Test bench on four wheels
High-performance laser on the vehicle's roof
Camera in the vehicle cabin
TU (Technische Universität) Braunschweig
Computer in the vehicle's boot
10/06/2015

Test bench on four wheels – BFFT has converted two Audi A6 vehicles for TU Braunschweig

BFFT, the automotive engineering developer, has converted two Audi A6 vehicles into test bench vehicles. TU Braunschweig wishes to use these vehicles to test sensors and carry out autonomous driving studies.

Ingolstadt (06 October 2015) – TU (Technische Universität) Braunschweig purchased two brand-new Audi A6 vehicles in autumn 2014 as the basis for two large-scale devices funded by the German Research Foundation. Together with a sophisticated specification sheet, it handed the vehicles over to BFFT, the automotive engineering developer from Ingolstadt. The vehicles were barely recognizable when the research association based in Lower Saxony recently re-assumed ownership of the two Audis: The boot was crammed full of technology, numerous futuristic fixtures were installed on the roof, bumpers and doors and the cabin was equipped with cameras, flashing buttons and screens.

BFFT has equipped the first vehicle with a total of 14 interfaces for various ultrasound, radar and camera sensors. A high-performance laser on the roof, an ultra-accurate GPS on the back seat as well as numerous cameras in and on the vehicle all serve as reference sensors. The sensors can be individually activated and flexibly mounted, e.g. using suction cups on the doors. The data is evaluated by five high-performance computers via CAN or Ethernet. A further PC controls three screens in order to visualize the data. The desktop interface can be displayed on the Audi Multi Media Interface (MMI) display via special hardware produced by BFFT. The system requires up to 500 Ampere from the on-board power supply – more than it can handle. Therefore, BFFT experts installed prototype generators and adapted the cable cross-sections to meet the power demands. In addition to the 12 V voltage range, the user now can select between 5, 24 or 220 V. Thanks to the sensors, the vehicle always “knows” where it is and whether obstacles stand in its path. During the next step, BFFT altered vehicle networking and drive train. These conversions mean that the vehicle can travel autonomously, i. e. without a driver. The Braunschweig scientists wish to use it to test sensors: Which sensor provides the best results and for what? What can be achieved by combining multiple sensors?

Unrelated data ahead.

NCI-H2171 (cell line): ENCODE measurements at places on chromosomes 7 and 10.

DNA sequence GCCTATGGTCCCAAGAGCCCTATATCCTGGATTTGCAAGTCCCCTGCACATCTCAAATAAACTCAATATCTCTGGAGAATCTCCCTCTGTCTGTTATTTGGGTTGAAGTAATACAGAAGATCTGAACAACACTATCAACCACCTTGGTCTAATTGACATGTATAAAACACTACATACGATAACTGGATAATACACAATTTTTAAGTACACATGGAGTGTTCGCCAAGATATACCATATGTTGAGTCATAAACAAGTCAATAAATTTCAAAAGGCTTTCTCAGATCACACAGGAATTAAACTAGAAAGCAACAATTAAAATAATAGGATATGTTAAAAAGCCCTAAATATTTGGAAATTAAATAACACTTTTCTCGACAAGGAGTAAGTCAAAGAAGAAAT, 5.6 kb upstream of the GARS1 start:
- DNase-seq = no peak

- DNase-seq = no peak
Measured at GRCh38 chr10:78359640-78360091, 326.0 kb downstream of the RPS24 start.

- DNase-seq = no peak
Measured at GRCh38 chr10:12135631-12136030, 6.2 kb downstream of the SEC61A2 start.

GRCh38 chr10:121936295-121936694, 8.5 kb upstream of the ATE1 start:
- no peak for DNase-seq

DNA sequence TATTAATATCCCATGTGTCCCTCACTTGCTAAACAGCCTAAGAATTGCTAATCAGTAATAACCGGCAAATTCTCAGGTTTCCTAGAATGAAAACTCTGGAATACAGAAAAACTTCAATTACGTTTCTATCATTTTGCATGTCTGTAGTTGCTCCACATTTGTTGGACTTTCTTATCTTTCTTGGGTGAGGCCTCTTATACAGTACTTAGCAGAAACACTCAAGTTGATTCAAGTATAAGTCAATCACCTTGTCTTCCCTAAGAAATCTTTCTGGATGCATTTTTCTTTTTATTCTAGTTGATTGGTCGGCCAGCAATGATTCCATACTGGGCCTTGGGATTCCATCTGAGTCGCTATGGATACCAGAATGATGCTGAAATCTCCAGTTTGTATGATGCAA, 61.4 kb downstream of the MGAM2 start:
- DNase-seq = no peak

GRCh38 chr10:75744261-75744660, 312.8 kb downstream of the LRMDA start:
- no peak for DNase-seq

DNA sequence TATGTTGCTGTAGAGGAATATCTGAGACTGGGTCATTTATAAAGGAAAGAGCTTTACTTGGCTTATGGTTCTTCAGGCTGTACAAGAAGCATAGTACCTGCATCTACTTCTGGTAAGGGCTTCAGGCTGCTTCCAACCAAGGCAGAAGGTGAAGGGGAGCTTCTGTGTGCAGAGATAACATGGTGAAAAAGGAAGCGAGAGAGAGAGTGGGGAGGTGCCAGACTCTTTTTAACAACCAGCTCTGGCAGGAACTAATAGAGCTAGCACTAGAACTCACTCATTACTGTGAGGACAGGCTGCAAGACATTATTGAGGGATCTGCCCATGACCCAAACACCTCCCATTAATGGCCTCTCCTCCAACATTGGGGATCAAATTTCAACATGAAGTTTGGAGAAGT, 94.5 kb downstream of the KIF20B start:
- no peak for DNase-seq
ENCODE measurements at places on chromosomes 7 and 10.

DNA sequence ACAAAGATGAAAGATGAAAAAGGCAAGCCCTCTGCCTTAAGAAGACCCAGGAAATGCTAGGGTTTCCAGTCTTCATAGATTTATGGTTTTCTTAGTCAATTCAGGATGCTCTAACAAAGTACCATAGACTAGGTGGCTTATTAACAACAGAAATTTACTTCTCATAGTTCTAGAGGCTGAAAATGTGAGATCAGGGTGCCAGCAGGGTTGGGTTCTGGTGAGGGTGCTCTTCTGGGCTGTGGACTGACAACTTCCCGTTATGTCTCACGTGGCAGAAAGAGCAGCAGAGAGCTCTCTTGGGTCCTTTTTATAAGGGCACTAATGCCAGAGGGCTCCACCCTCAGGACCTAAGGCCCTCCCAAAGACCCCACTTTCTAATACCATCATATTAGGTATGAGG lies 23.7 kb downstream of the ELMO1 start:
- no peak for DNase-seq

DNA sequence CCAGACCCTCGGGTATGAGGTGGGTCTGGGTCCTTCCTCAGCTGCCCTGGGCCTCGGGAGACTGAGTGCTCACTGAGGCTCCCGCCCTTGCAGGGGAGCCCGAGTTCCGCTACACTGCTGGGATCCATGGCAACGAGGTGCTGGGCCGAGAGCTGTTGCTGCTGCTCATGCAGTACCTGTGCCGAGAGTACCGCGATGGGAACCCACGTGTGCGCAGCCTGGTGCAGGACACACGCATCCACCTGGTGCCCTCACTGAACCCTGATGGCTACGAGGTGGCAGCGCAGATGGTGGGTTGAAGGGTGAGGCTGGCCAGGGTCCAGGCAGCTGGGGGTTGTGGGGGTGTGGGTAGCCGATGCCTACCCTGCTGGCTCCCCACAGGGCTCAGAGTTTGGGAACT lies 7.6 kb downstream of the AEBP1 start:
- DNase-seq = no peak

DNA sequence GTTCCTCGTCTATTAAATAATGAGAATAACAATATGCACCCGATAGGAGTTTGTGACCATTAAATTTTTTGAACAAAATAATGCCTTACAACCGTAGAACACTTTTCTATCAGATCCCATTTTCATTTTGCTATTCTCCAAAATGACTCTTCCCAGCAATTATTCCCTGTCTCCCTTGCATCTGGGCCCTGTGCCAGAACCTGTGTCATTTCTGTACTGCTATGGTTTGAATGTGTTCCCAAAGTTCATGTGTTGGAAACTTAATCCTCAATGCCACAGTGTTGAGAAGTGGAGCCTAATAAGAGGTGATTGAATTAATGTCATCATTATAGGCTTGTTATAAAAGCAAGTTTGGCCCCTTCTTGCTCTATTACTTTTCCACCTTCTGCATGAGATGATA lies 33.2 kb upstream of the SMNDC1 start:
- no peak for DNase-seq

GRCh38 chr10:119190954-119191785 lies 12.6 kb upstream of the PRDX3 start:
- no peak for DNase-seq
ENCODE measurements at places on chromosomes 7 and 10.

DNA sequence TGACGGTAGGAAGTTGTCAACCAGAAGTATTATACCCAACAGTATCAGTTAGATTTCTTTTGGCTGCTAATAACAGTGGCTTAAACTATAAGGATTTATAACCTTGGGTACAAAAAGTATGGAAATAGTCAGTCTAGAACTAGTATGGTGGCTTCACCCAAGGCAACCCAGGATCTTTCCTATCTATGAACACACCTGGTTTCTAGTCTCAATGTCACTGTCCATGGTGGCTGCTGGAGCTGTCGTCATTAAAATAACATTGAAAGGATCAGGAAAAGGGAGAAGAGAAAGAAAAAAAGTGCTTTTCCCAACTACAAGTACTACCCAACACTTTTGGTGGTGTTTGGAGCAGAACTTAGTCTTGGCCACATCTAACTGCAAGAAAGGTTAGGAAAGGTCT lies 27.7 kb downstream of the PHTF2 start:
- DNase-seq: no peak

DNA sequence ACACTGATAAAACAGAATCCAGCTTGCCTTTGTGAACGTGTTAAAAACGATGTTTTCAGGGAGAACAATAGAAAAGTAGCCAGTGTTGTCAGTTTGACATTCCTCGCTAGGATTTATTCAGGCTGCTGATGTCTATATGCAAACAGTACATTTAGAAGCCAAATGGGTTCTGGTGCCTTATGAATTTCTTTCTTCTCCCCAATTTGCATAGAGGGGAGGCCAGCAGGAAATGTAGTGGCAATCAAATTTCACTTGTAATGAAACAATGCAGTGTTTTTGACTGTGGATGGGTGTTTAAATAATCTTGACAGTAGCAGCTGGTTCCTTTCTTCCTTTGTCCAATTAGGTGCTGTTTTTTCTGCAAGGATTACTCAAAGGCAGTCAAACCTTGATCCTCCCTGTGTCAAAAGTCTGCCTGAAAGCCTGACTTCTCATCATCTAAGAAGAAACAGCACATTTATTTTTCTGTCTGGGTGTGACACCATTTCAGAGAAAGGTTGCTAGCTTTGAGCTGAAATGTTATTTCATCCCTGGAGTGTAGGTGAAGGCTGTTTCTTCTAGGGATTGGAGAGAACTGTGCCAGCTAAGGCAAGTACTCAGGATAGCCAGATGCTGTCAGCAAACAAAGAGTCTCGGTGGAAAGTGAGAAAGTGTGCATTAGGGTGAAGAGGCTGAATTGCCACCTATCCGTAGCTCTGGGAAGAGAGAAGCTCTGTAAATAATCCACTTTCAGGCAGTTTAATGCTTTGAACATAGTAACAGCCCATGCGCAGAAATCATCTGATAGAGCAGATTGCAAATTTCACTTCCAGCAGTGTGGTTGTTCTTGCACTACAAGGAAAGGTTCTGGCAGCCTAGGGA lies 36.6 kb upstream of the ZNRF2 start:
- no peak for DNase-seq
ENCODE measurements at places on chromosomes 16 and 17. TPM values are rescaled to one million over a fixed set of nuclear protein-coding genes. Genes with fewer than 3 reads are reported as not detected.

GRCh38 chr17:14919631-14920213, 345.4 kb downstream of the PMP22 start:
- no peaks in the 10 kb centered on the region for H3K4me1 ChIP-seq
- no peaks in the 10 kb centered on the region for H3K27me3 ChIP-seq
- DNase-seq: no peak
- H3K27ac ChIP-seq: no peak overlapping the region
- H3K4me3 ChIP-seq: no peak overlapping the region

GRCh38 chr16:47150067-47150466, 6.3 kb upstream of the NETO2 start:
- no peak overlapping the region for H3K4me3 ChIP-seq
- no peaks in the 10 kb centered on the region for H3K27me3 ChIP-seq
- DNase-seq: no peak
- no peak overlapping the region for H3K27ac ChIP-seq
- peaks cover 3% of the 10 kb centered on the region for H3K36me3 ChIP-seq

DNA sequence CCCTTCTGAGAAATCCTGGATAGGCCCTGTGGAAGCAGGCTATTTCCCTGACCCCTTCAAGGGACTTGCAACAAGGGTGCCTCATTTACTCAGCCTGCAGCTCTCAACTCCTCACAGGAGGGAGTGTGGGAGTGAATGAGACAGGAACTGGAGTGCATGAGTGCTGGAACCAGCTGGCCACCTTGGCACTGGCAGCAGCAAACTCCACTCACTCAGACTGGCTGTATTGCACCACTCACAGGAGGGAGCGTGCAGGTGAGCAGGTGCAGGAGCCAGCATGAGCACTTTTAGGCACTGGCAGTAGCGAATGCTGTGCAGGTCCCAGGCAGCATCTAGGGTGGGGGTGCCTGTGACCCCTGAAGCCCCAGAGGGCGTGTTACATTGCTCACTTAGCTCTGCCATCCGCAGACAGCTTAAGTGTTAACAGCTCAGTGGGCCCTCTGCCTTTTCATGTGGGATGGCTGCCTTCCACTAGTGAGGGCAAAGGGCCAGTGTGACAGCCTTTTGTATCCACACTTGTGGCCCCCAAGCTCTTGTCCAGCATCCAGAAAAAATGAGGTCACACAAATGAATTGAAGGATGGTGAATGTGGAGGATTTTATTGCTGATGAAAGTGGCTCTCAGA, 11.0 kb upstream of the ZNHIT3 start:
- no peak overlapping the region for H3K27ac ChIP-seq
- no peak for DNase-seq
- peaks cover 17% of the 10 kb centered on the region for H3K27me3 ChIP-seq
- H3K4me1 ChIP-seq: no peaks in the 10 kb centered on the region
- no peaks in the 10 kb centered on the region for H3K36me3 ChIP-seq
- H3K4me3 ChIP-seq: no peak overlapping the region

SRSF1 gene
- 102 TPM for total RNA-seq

Following conversion in the BFFT workshops, the second vehicle can also be driven autonomously. The special features on this “Vehicle-in-the-Loop” include the camera in the vehicle interior as well as the networking of the Audi MMI with the “Head-Up-Display”. The BFFT specialists also integrated connections for a special virtual reality headset. As a result, the driver sees a “virtual” environment whilst driving the vehicle on a test route. TU Braunschweig wishes to use the second converted Audi A6 as a mobile test bench for voluntary studies into driver behaviour.

“We had to install so many sensors and electronics into the vehicle. This presented us with immense challenges in terms of space, wheel load, thermal characteristics, power demands and user-friendliness”, explains BFFT project manager Florian Pfeiffer. Nevertheless, the Ingolstadt-based experts were able to handover the vehicles to their client from Braunschweig after only eight months –barely-recognizable, as desired.

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